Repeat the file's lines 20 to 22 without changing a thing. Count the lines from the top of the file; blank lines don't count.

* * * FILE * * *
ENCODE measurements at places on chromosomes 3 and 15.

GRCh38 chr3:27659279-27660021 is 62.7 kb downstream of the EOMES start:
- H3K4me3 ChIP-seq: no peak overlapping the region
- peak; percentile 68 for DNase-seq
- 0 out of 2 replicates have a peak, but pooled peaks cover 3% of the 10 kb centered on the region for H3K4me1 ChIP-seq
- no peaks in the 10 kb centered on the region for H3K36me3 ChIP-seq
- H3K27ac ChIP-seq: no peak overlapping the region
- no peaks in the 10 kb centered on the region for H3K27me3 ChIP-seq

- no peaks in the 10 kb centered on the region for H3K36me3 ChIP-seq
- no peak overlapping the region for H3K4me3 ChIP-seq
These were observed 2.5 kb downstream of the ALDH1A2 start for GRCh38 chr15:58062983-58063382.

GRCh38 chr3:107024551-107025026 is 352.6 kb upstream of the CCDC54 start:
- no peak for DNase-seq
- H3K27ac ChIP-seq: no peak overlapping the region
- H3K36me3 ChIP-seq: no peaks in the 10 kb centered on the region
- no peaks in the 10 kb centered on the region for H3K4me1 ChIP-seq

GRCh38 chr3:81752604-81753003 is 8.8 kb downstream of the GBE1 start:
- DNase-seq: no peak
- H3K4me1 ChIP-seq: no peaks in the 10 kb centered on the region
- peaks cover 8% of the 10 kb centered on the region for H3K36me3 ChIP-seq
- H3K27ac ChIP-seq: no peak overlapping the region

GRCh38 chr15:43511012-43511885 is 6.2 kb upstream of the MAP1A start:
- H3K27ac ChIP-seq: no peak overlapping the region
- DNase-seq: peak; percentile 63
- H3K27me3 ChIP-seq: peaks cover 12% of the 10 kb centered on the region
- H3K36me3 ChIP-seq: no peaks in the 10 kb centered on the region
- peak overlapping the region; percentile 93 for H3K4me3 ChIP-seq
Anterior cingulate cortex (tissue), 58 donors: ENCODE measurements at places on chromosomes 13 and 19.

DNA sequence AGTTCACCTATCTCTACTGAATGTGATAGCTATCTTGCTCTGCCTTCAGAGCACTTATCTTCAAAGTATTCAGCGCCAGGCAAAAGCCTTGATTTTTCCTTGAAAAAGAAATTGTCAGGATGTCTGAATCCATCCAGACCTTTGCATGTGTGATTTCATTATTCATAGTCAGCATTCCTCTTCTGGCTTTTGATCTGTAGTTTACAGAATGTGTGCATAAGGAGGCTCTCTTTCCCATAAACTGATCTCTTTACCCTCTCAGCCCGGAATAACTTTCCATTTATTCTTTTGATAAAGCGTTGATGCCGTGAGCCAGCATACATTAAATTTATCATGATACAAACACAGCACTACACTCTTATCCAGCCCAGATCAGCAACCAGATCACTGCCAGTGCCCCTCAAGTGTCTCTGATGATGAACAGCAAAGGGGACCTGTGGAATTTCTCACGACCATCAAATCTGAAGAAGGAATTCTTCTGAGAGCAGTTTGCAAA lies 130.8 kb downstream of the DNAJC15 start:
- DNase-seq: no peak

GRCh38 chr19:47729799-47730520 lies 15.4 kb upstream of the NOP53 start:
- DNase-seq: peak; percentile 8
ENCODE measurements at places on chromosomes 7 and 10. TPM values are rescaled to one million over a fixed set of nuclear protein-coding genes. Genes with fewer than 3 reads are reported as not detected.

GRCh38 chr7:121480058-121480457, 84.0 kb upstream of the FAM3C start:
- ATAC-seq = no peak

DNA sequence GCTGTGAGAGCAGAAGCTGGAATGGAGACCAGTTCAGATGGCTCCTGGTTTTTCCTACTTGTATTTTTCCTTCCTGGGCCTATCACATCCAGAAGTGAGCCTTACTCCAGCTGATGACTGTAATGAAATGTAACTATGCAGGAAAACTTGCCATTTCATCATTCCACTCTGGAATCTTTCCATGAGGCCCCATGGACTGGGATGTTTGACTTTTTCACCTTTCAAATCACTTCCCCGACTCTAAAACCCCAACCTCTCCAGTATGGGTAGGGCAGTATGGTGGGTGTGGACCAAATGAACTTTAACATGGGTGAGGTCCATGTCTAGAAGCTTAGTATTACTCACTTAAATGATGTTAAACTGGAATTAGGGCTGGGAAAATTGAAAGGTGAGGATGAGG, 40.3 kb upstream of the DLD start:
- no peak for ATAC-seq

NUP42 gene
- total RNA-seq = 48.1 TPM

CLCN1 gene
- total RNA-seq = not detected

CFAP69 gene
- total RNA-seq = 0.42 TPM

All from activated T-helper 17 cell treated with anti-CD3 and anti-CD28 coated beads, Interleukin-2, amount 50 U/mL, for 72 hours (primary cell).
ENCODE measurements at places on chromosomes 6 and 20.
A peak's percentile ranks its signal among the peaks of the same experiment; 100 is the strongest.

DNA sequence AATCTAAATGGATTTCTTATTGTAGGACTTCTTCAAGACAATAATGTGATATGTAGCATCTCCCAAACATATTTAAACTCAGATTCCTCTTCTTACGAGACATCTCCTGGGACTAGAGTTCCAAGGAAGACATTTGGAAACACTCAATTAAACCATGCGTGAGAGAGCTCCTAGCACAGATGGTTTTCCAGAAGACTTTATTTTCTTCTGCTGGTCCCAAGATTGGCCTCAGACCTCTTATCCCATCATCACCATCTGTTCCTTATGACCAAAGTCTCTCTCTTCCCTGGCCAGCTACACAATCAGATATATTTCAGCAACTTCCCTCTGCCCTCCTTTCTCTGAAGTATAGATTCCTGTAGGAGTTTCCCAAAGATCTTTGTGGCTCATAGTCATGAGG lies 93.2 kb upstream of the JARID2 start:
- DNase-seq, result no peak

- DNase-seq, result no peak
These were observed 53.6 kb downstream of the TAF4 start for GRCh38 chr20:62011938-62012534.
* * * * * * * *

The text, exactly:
- peaks cover 8% of the 10 kb centered on the region for H3K36me3 ChIP-seq
- H3K27ac ChIP-seq: no peak overlapping the region

GRCh38 chr15:43511012-43511885 is 6.2 kb upstream of the MAP1A start: